OBJECTIVE: To assess treatment effects on Expanded Disability Status Scale (EDSS) score worsening and modified Rankin Scale (mRS) scores in the N-MOmentum trial of inebilizumab, a humanized anti-CD19 monoclonal antibody, in participants with neuromyelitis optica spectrum disorder (NMOSD). METHODS: Adults (N = 230) with aquaporin-4 immunoglobulin G-seropositive NMOSD or -seronegative neuromyelitis optica and an EDSS score ≤8 were randomized (3:1) to receive inebilizumab 300 mg or placebo on days 1 and 15. The randomized controlled period (RCP) was 28 weeks or until adjudicated attack, with an option to enter the inebilizumab open-label period. Three-month EDSS-confirmed disability progression (CDP) was assessed using a Cox proportional hazard model. The effect of baseline subgroups on disability was assessed by interaction tests. mRS scores from the RCP were analyzed by the Wilcoxon-Mann-Whitney odds approach. RESULTS: Compared with placebo, inebilizumab reduced the risk of 3-month CDP (hazard ratio [HR]: 0.375; 95% CI: 0.148-0.952; p = 0.0390). Baseline disability, prestudy attack frequency, and disease duration did not affect the treatment effect observed with inebilizumab (HRs: 0.213-0.503; interaction tests: all p > 0.05, indicating no effect of baseline covariates on outcome). Mean EDSS scores improved with longer-term treatment. Inebilizumab-treated participants were more likely to have a favorable mRS outcome at the end of the RCP (OR: 1.663; 95% CI: 1.195-2.385; p = 0.0023). CONCLUSIONS: Disability outcomes were more favorable with inebilizumab vs placebo in participants with NMOSD. CLASSIFICATION OF EVIDENCE: This study provides Class II evidence that for patients with NMOSD, inebilizumab reduces the risk of worsening disability. N-MOmentum is registered at ClinicalTrials.gov: NCT02200770.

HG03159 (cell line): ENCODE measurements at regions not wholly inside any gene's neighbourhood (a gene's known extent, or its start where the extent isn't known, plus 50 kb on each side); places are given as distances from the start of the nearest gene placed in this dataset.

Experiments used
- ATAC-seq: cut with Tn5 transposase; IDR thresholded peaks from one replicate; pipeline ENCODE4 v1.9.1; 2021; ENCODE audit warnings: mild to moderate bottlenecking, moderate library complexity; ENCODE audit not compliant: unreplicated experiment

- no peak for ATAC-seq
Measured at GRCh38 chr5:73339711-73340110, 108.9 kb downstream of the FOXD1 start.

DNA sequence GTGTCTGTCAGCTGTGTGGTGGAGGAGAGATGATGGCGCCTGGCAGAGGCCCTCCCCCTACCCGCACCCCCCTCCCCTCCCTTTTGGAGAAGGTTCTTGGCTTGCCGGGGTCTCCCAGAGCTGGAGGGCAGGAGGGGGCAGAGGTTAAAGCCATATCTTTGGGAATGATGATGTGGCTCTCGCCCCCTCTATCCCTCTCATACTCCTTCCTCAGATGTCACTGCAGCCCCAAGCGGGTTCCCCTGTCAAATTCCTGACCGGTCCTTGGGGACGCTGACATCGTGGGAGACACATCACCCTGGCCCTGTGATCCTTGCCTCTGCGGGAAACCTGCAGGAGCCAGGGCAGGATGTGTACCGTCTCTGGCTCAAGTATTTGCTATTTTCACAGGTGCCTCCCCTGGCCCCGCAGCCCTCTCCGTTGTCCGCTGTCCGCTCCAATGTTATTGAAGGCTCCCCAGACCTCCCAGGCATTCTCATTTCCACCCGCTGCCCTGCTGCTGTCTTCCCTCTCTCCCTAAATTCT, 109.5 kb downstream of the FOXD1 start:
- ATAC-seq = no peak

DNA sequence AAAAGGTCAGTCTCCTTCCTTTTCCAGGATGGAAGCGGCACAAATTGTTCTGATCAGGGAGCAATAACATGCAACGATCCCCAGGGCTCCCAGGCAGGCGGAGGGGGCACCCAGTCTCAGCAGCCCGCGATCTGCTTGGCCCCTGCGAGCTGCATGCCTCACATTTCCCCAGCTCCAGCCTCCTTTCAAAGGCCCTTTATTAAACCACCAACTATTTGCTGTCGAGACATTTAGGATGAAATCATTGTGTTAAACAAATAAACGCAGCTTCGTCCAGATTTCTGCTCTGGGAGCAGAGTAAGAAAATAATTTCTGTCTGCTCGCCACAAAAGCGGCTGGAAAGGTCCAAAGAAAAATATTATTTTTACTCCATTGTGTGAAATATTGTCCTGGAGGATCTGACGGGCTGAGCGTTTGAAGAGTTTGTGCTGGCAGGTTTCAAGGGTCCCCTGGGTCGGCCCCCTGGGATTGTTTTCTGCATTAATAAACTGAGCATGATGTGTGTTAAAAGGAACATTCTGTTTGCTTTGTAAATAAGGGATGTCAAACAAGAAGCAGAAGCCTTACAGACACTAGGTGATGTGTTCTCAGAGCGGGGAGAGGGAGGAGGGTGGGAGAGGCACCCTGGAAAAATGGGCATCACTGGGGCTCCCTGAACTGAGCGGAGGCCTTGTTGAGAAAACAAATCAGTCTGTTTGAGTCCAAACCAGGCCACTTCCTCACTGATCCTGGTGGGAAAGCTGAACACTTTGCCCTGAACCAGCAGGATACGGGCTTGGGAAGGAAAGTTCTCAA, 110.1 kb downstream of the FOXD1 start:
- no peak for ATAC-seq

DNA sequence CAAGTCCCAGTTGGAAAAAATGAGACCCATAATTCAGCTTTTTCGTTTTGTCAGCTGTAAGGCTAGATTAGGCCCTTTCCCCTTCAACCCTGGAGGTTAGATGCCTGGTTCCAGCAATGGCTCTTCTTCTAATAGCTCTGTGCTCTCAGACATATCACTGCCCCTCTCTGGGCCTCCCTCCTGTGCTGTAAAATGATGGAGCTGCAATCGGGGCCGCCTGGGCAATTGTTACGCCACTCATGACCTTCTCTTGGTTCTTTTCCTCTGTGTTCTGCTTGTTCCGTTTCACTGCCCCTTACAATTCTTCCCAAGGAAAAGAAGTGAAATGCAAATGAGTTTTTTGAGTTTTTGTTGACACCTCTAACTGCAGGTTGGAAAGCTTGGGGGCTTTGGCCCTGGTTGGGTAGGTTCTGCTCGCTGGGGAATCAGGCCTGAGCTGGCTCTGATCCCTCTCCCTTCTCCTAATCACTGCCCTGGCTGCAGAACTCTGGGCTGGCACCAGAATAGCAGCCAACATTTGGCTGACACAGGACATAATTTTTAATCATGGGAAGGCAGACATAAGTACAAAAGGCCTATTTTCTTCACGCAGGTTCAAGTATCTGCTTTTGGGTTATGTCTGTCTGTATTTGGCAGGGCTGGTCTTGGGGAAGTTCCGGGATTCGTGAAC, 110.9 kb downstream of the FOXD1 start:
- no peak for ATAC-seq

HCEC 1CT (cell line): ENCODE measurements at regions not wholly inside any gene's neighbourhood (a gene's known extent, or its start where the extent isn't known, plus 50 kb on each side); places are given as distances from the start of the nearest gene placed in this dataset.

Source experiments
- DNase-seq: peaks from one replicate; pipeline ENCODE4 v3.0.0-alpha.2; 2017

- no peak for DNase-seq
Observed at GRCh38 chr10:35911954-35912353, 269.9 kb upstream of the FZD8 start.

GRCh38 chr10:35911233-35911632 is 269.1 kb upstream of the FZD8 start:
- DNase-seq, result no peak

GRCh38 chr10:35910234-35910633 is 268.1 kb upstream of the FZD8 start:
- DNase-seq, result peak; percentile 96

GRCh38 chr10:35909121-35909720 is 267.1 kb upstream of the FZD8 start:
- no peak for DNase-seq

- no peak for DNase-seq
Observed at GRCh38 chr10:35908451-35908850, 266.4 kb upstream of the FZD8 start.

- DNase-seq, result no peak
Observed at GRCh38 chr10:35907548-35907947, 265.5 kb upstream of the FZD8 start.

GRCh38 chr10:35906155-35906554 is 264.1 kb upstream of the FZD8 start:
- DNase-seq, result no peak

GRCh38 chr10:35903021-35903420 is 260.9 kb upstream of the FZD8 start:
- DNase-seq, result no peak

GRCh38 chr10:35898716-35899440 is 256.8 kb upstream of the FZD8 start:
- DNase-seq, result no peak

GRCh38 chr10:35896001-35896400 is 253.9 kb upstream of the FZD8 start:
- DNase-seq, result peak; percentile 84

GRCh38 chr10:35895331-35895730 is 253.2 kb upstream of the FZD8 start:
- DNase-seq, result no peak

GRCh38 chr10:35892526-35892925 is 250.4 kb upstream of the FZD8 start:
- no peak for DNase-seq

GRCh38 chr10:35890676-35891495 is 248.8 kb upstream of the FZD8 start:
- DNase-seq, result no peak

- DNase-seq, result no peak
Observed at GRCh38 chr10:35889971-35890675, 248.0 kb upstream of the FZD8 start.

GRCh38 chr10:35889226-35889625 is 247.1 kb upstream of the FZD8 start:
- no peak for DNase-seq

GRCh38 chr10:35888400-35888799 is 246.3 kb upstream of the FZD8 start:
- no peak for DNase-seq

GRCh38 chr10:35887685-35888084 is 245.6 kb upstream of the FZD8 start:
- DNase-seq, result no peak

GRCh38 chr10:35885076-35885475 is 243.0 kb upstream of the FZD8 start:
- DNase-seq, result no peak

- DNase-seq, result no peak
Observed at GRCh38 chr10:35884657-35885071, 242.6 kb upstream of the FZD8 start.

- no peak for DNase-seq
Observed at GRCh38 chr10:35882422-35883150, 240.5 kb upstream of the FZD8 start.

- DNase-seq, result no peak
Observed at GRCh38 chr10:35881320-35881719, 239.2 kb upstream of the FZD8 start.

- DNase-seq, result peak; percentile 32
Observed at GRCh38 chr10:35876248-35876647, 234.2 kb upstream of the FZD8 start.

ASJC Scopus subject areas
- Clinical Neurology